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I'm currently using AES encryption (at home) on GNU/Linux (one of LUKS AES-256 variants with xts) and on Windows 7 (Truecrypt) with a 15 characters password (alphanumeric lowercase only plus _).

Should this be enough or would it be better to change towards a longer password. How long should it be? Recently viewing the results with GPU cracking I got a little worried. The thing is that I don't want to choose a password so long so that I'd forget it and get locked out.

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The AES part isn't really relevant. What gets attacked is the key-derivation-function, i.e. the password hash. –  CodesInChaos Feb 24 '12 at 10:46

2 Answers 2

A quick calculation:

First my assumptions:

I assume the attacker has $1,000,000 to spend over the course of two years. He's using standard graphics cards, and pays 10ct/kWh.

I assume that the KDF consists of 2*n SHA256 invocations, where n is the iteration count, and can be implemented with similar efficiency on graphics cards as plain SHA256. 1

A current graphics card gives around 6MHash/s/$ and around 4MHash/J. 2


  • Electricity cost for 1 Hash: ($0.10/kWh) / (4MHash/J) = 7*10-15 dollars
  • Hardware cost for 1 Hash: 1 / (6MHash/s/$ * 1yr) = 5*10-15 dollars
  • Total cost for 1 Hash: 1.2 * 10-14 dollars
  • Hashes for 1 Dollar: 8*1013
  • Hashes for 1,000,000 Dollars: 8*1019

This corresponds to a 66 bit password, protected with plain SHA256. TrueCrypt uses PBKDF2 with 1000 iterations, which gives us a factor 2000 bonus, so we can subtract 11 bits, and we arrive at 55 bits.


An attacker willing to spend one million dollars can crack TrueCrypt passwords up to 55 bits of entropy. Estimate the value of your secrets, and adjust it appropriately.

A sophisticated attacker might use custom hardware, which would make the attack even cheaper. But I don't have any numbers at hand for how much energy custom hardware requires per hash.

A completely random password of length 15 chosen from 37 different characters has an entropy of 78 bits, and thus is safely out of range for graphics card based attacks. Note that this only applies if the password is completely random. If it has some exploitable structure, such as words or keyboard patterns, the entropy might be considerably lower.

1 PBKDF2 uses 1HMac per iterations, which in turn has 2 hash invocations

2 I base this on Bitcoin Mining hardware comparison using that one bitcoin hash consists of 2 SHA256 invocations.

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OK. If you put it that way it should be enough. In the future I plan on strenghtening it anyway, therefore I think for a year it's good enough. –  user51166 Feb 24 '12 at 17:58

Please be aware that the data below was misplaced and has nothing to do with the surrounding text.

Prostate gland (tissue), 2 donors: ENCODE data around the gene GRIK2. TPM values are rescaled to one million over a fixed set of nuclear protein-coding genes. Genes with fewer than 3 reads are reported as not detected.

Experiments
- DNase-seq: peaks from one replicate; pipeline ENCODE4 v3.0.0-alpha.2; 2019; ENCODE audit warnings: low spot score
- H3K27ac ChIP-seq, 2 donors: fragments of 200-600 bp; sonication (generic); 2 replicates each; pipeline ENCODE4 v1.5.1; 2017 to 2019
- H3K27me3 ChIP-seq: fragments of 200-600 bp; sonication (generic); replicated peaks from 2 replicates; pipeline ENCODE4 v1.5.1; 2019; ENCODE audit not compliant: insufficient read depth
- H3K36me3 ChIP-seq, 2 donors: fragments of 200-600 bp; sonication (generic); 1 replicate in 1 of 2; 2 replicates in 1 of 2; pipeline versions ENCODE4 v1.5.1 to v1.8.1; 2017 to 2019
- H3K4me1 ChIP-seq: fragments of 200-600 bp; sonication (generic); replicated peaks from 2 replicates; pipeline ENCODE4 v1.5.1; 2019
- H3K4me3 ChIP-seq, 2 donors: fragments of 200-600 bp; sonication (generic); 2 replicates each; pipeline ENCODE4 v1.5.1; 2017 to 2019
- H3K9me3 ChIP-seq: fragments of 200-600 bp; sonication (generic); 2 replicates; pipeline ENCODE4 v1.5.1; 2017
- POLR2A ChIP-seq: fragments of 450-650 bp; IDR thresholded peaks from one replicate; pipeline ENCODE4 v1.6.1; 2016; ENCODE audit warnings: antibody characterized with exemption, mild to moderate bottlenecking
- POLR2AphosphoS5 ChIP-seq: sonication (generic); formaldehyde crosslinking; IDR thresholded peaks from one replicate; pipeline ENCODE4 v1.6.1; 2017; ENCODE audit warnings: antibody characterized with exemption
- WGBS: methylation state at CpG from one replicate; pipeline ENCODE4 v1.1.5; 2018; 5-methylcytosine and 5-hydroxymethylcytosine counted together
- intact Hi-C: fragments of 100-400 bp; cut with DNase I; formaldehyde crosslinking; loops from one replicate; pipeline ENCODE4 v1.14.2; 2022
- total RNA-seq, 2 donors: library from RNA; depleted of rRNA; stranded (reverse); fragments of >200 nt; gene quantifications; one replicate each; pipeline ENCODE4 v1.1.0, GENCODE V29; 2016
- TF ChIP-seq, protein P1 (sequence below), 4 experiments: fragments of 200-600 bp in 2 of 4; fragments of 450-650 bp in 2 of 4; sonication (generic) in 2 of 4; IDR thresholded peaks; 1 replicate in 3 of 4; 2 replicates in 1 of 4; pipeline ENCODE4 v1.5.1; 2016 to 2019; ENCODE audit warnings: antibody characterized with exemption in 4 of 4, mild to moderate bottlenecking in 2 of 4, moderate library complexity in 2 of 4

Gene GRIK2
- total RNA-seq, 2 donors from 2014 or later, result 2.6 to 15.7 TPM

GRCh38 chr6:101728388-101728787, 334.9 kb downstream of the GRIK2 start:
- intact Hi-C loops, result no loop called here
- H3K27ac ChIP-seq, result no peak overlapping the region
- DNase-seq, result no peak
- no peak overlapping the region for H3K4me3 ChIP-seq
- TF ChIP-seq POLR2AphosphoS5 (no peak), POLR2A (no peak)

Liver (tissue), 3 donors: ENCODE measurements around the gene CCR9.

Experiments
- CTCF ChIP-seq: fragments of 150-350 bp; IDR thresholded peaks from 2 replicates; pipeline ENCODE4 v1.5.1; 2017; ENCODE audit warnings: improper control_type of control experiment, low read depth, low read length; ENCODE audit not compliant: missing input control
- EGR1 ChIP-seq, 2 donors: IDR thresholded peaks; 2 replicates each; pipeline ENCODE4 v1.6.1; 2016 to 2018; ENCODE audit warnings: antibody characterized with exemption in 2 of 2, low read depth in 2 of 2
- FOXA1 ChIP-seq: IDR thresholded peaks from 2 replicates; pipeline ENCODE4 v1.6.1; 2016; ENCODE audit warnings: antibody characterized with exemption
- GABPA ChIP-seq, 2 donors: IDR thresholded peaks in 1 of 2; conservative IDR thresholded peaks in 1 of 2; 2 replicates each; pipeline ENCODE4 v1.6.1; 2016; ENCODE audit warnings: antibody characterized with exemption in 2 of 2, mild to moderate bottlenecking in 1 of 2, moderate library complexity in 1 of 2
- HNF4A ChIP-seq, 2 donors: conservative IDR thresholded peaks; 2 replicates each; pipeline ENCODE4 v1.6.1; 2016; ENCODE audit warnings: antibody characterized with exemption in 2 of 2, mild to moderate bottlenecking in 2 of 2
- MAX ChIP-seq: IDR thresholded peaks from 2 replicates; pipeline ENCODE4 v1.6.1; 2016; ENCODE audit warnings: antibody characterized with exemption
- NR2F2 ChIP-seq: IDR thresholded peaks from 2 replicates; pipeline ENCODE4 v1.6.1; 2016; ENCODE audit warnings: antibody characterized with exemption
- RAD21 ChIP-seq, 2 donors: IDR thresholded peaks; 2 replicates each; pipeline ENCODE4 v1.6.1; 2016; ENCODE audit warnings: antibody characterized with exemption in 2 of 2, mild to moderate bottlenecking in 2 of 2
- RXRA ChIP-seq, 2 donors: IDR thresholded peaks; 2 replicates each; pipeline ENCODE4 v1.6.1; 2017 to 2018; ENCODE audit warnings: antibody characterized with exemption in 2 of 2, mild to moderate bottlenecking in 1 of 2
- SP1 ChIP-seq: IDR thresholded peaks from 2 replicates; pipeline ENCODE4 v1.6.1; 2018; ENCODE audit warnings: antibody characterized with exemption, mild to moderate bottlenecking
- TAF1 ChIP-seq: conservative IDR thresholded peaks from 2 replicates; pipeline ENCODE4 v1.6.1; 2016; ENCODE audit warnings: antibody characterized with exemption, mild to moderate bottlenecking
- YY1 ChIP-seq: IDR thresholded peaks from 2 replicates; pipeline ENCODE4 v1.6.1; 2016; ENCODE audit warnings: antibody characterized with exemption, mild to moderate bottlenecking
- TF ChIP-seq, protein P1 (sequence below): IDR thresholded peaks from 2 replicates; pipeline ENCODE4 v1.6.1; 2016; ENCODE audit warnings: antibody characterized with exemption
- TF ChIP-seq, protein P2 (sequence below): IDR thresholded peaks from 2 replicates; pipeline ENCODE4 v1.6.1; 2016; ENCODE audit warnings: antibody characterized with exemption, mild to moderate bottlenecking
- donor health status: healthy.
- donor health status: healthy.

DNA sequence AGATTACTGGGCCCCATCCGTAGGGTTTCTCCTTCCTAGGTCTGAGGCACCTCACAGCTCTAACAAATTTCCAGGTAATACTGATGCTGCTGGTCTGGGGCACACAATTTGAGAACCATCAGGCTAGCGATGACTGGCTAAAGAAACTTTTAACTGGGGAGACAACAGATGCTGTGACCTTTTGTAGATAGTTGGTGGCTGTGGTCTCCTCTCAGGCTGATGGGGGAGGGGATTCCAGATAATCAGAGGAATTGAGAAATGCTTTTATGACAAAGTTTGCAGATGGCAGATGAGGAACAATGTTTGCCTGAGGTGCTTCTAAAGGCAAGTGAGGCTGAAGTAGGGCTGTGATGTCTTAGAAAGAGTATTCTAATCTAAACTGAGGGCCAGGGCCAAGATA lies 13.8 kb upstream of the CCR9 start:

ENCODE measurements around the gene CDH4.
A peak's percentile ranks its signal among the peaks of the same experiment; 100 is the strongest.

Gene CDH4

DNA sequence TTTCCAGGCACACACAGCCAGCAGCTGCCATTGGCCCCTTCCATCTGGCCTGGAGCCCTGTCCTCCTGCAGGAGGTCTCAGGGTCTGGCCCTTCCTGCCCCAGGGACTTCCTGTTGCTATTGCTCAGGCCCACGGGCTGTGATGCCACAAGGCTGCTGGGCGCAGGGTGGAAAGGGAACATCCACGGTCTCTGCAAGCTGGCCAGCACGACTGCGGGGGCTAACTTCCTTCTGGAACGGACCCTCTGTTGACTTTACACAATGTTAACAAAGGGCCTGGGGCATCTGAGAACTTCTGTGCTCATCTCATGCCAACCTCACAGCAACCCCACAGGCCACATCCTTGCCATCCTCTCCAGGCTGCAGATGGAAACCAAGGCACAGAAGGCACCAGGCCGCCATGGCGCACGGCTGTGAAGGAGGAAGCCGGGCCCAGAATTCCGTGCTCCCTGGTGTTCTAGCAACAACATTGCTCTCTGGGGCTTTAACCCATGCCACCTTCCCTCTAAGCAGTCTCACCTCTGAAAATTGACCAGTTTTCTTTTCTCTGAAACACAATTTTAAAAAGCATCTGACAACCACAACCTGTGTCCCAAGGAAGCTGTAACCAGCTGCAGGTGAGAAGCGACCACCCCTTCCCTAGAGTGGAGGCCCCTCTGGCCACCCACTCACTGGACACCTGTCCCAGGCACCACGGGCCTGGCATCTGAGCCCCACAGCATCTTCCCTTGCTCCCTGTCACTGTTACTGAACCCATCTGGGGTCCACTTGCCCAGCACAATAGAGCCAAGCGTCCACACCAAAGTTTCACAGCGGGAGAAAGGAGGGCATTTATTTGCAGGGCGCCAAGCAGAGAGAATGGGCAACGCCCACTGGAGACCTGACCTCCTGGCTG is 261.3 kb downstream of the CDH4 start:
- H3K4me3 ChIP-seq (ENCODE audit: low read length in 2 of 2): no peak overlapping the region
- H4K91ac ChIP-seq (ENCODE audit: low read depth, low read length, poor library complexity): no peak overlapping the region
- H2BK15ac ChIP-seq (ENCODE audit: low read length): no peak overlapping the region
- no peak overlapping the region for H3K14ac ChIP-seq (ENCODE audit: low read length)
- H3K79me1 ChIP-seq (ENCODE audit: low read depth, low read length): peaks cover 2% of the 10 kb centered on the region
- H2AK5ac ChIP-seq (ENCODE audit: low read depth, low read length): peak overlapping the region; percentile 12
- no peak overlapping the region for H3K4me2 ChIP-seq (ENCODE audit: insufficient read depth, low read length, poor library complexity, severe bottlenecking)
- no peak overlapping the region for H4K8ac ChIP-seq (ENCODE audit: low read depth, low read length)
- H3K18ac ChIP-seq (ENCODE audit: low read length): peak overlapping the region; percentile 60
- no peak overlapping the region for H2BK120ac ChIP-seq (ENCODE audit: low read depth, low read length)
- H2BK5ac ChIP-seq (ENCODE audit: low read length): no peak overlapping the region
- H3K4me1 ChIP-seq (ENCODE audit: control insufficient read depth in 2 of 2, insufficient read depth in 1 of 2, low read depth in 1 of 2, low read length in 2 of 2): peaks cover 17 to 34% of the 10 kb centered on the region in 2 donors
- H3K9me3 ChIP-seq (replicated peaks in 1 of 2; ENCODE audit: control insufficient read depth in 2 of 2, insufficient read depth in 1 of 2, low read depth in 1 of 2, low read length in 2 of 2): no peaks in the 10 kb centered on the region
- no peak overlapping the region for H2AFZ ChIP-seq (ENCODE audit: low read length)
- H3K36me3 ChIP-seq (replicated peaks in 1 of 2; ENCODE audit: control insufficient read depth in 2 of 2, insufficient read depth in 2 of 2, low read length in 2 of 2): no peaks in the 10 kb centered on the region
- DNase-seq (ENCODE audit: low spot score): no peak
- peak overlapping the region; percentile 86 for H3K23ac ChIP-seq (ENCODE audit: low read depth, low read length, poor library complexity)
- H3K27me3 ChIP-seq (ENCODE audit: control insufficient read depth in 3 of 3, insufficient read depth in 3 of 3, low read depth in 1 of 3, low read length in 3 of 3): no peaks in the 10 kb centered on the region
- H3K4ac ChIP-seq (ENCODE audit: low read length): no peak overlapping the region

point to note, undercase only will decrease entropy. –  ewanm89 Feb 25 '12 at 12:21
Exactly, lowercase only halves the number of characters in the set of alphabetic characters (26 less in the whole set), this it not so much for you as it is for the poster, mix in some uppercase and he has gone from 15*log2(36) to 15*log2(62). –  ewanm89 Feb 25 '12 at 13:15
@ewanm I misread your comment as "underscore", and wondered why adding a character would reduce entropy. Never heard the word "undercase". –  CodesInChaos Feb 25 '12 at 13:17
@D.W. No idea how you got that number. I get 10 million CPU, or 4000 GPU years. But you're right that in most cases, planting a keylogger is cheaper than spending 1 million dollars to crack the password. It's also important that my calculations are based on standard graphics cards. I expect the per-crack costs for an attacker who developed custom hardware to be lower by a factor of 100 or so. I wouldn't be comfortable with 55 bits of entropy used with 1000 iteration PBKDF2. –  CodesInChaos Feb 25 '12 at 15:26

I had a quick look at the LUKS specification - this link is not quite the latest format and you might want to check it. To partially quote from there, under section 2.3 pre-requisites:

LUKS needs to process password from entropy-weak sources like keyboard input. PKCS#5’s password based key derivation function (PBKDF2) has been defined for the purpose to enhance the security properties of entropy-weak password

Truecrypt also uses PBKDF2.

In short, LUKS uses PBKDF2 to derive your encryption key from your keyboard. This process applies a salt to make generating a generic rainbow table difficult and is also slow to compute when deriving keys, making each check relatively expensive.

A 15-character password should, therefore, be fine. PBKDF2 is designed to protect such passwords. That said - I would always advice varying character classes (use uppercase, punctuation, numerical digits too) if you can - anything that increases the entropy and length of the password is a Good Thing.

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I use numerical digis ("alfanumeric"). OK I think I'll increase its length and entropy as well. Thanks. –  user51166 Feb 24 '12 at 9:05
@user51166 15 characters should be plenty - better than most. If you can increase the length, you're doing well. If you can add more punctuation, different cases etc, even better. But alphanumeric + _ at 15 characters is pretty good compared to mnay passwords in use :) –  user2213 Feb 24 '12 at 9:07

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